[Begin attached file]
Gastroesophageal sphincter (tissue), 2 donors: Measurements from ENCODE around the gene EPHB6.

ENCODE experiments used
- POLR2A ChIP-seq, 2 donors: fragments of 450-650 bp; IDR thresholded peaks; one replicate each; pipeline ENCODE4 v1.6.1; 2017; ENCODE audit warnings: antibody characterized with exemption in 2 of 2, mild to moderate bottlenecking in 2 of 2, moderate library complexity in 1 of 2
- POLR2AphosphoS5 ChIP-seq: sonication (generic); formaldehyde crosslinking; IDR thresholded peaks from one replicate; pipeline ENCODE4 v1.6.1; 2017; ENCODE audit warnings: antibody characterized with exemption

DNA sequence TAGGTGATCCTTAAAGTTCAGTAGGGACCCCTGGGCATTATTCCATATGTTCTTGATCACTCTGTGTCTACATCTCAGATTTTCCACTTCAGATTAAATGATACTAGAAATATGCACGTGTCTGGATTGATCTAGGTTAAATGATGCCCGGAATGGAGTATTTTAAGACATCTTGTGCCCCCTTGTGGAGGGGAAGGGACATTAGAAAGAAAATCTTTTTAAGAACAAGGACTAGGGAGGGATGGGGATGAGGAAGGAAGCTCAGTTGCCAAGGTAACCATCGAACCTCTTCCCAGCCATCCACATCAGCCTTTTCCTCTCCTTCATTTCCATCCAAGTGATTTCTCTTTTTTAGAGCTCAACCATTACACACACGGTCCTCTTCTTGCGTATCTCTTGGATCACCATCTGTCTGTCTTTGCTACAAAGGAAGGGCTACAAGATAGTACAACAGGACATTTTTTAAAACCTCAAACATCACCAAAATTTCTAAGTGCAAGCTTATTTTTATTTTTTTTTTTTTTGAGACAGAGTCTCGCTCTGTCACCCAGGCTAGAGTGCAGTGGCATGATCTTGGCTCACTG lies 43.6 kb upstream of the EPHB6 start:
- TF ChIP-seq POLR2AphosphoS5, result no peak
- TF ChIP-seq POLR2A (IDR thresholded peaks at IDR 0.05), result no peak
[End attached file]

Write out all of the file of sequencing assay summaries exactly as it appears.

Gastroesophageal sphincter (tissue), 2 donors: Measurements from ENCODE around the gene EPHB6.

ENCODE experiments used
- POLR2A ChIP-seq, 2 donors: fragments of 450-650 bp; IDR thresholded peaks; one replicate each; pipeline ENCODE4 v1.6.1; 2017; ENCODE audit warnings: antibody characterized with exemption in 2 of 2, mild to moderate bottlenecking in 2 of 2, moderate library complexity in 1 of 2
- POLR2AphosphoS5 ChIP-seq: sonication (generic); formaldehyde crosslinking; IDR thresholded peaks from one replicate; pipeline ENCODE4 v1.6.1; 2017; ENCODE audit warnings: antibody characterized with exemption

DNA sequence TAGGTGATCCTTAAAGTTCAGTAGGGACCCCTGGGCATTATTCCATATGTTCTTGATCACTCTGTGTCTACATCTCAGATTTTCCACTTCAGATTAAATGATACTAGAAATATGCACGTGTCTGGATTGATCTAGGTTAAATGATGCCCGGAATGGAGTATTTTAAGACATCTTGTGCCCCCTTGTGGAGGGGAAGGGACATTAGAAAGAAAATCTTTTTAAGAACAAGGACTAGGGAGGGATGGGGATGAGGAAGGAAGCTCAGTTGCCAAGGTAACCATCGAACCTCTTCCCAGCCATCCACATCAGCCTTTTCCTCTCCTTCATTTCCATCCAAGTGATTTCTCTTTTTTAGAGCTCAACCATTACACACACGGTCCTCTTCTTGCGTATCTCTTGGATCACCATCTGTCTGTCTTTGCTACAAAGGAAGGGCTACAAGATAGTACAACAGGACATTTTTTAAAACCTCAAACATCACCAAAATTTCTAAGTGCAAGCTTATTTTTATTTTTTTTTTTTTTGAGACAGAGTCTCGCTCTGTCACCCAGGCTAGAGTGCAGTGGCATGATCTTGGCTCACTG lies 43.6 kb upstream of the EPHB6 start:
- TF ChIP-seq POLR2AphosphoS5, result no peak
- TF ChIP-seq POLR2A (IDR thresholded peaks at IDR 0.05), result no peak